Thanks for all the places you took me over the years. Nearly every state in the Union, every province in Canada and quite a few Mexican states. For Cancun and Puerto Rico and the Bahamas. For Jamaica and St. Bart’s. For helicopter rides, balloon rides, plane rides and horseback rides across Georgia red clay pastures. For dinner cruises in the Gulf of Mexico and railroad rides in New England the fall. For trips to the CNN Tower and the Sears Tower. For the motorcycle rally at Sturgis and the trips to Niagara Falls. For every book convention and book tour to which you escorted me. For every time you sat beside me at a book signing and told passersby how proud you were of me. For every time you sat sweltering in the Reaper costume to draw attention to my books.
Thank you for every person you ever picked up on the highway hitchhiking although you scared me every time you did. For every ramp you built for a disabled person and every dollar you gave to the needy. For every animal you ever rescued.
For all the good that you did in this world.
Thank you for being the basis for every hero I ever created. Thank you for being the love of my life.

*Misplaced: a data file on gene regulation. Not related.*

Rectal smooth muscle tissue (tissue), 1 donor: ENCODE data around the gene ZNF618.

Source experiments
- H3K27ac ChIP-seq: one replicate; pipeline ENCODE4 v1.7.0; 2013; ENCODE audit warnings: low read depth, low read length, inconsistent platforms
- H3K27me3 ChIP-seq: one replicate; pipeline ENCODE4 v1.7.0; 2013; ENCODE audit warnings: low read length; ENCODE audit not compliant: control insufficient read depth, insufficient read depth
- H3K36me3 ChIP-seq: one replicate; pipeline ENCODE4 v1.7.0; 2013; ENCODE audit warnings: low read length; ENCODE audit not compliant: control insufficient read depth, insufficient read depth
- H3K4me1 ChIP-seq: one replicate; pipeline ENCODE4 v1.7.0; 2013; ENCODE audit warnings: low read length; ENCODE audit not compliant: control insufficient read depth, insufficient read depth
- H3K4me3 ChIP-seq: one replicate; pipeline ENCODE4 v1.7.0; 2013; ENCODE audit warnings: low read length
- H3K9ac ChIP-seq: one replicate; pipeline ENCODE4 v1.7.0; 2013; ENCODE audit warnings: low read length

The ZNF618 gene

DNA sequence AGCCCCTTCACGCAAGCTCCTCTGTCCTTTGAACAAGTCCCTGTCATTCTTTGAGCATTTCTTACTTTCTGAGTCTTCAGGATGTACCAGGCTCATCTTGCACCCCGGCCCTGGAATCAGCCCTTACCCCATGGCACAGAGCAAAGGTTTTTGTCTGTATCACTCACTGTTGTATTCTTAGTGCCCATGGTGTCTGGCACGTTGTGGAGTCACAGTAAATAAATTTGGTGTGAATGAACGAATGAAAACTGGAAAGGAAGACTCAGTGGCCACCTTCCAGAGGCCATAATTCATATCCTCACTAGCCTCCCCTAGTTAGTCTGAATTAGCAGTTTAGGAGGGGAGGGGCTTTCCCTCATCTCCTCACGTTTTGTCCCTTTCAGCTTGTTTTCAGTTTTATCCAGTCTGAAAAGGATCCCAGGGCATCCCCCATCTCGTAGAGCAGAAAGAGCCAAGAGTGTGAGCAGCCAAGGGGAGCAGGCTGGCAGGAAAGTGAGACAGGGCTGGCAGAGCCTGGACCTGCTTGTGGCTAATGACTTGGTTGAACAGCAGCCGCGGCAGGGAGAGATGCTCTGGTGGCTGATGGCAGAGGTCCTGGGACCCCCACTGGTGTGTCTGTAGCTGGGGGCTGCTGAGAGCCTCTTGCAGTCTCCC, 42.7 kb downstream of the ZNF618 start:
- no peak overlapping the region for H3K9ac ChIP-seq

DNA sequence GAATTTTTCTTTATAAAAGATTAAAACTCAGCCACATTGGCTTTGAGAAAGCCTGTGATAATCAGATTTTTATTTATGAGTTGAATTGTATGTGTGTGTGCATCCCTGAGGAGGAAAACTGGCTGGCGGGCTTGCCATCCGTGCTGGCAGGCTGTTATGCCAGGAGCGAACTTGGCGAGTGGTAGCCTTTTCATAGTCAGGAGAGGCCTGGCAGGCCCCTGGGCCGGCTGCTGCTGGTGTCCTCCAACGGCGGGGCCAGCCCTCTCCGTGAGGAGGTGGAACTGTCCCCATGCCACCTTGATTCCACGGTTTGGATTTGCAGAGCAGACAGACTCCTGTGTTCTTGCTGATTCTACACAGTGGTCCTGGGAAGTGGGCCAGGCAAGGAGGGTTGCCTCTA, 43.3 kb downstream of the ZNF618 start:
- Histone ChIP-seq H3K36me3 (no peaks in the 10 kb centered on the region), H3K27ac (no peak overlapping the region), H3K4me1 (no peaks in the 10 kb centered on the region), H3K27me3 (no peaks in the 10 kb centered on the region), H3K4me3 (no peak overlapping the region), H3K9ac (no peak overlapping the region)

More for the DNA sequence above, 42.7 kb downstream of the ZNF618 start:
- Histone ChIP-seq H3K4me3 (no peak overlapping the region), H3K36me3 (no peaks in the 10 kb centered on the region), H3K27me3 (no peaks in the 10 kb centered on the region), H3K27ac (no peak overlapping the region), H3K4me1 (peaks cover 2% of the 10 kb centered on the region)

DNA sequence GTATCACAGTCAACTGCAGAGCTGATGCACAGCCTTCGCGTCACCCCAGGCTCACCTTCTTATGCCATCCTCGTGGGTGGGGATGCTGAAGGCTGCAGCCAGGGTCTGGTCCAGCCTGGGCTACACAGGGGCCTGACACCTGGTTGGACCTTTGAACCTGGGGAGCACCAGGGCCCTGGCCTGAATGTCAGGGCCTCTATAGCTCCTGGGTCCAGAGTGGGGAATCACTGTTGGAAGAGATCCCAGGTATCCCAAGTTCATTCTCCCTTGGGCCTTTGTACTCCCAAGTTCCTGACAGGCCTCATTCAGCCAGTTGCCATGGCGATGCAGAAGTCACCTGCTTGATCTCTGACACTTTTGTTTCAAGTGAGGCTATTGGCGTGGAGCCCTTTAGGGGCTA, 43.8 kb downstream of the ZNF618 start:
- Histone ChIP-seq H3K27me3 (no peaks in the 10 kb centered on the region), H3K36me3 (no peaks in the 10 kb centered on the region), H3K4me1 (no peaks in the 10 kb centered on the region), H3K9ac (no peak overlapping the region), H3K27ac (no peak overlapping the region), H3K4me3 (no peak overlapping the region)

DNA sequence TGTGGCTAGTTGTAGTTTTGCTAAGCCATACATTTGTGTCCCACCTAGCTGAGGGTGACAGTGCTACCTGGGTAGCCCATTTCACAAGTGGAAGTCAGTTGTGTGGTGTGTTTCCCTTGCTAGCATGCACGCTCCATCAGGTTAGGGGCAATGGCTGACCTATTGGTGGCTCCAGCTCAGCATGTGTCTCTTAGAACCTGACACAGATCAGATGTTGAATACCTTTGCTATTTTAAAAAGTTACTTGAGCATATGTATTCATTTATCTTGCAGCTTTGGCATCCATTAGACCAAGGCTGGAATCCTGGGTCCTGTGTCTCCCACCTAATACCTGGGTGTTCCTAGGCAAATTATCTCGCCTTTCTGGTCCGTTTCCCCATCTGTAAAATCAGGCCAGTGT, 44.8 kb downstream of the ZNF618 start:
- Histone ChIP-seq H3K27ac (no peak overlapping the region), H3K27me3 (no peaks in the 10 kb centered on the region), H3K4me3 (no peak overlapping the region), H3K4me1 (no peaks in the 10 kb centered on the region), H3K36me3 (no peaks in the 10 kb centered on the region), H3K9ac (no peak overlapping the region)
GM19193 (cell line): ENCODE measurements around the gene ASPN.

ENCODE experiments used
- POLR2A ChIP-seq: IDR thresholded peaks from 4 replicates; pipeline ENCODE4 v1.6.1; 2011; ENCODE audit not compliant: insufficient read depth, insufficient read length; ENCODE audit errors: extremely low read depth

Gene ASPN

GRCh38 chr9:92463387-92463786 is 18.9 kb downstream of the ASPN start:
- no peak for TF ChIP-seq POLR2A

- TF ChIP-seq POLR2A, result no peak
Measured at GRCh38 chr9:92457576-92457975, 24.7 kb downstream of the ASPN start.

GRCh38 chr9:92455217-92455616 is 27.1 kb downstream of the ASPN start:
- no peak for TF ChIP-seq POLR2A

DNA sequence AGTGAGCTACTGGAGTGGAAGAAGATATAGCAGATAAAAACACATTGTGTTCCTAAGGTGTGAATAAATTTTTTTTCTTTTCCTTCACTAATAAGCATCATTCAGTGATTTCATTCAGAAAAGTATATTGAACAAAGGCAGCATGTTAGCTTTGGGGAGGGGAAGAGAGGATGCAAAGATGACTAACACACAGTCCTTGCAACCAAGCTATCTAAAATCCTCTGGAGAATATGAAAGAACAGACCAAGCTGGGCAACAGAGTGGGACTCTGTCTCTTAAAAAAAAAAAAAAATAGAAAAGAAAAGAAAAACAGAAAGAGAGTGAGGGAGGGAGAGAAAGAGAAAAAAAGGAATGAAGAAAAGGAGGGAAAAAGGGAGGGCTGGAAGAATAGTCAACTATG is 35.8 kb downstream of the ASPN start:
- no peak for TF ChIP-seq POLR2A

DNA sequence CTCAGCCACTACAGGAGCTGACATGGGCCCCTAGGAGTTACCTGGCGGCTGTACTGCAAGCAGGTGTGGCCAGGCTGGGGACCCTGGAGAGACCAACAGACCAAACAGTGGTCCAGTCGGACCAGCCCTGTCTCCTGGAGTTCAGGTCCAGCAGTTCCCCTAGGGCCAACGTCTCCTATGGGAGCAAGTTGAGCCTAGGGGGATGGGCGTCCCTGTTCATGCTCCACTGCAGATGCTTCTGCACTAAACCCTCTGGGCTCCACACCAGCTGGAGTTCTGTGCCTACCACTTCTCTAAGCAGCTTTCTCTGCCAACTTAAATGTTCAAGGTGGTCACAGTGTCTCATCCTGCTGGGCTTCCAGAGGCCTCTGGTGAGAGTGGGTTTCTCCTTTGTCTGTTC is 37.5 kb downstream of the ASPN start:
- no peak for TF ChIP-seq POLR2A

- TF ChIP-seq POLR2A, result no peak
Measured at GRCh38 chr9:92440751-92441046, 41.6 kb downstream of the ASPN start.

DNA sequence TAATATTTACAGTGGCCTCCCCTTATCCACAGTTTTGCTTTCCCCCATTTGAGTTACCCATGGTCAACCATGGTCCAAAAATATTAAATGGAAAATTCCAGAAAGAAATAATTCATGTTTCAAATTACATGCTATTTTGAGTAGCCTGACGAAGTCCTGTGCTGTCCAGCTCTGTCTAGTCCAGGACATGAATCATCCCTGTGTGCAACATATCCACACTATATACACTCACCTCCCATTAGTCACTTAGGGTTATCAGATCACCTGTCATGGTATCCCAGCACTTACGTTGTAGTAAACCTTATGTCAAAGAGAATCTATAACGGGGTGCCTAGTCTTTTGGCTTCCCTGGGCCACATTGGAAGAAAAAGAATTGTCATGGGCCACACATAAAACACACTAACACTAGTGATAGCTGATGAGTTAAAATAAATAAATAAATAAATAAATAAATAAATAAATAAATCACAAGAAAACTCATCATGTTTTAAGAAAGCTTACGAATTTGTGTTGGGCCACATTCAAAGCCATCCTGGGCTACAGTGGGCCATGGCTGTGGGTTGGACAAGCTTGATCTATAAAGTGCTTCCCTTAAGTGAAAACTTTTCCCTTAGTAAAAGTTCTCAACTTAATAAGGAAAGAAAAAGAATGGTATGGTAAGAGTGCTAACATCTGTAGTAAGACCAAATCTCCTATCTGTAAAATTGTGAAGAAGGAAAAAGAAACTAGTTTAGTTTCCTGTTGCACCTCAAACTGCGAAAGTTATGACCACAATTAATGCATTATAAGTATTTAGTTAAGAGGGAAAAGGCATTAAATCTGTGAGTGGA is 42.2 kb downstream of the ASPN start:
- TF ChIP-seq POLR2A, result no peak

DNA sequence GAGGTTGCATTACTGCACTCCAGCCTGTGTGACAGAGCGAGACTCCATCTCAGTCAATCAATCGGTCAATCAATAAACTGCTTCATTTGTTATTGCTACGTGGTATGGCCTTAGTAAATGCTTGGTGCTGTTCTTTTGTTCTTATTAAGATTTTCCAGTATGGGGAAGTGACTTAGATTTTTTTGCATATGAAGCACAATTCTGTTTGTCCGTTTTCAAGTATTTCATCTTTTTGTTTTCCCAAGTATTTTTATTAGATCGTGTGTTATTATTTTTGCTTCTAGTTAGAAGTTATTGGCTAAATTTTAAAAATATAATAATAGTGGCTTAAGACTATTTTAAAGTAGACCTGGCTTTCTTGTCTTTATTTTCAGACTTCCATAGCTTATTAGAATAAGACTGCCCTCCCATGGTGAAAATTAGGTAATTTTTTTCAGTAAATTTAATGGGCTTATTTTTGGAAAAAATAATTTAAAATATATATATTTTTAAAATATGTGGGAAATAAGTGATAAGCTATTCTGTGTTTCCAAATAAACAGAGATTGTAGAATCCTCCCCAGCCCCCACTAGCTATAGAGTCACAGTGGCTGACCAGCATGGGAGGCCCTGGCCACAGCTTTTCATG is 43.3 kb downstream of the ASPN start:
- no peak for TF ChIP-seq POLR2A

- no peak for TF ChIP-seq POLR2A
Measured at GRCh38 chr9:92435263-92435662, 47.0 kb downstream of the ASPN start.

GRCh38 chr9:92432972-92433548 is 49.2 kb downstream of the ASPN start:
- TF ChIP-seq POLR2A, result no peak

Thank you, Tommy, for being the kind of man you were and for leaving your family as comfortable as you could when you left this world. For making sure you left behind a legacy of which your sons and grandchildren could be proud.
Most of all, thank you for coming to visit me when the house is still and quiet. When it’s just me and you in our home together. I feel the touch of you hand on my back and I know you’re there. Thank you for making me the strong, independent and confidant woman you always knew I could be. Thank you for being proud of me and telling everyone you met what a lucky man you were for having married me.
Thank you for loving me.
I know you’re waiting patiently, my love, but—as always—I’m running a bit late. Not to worry. I’ll get there eventually and we’ll be together again.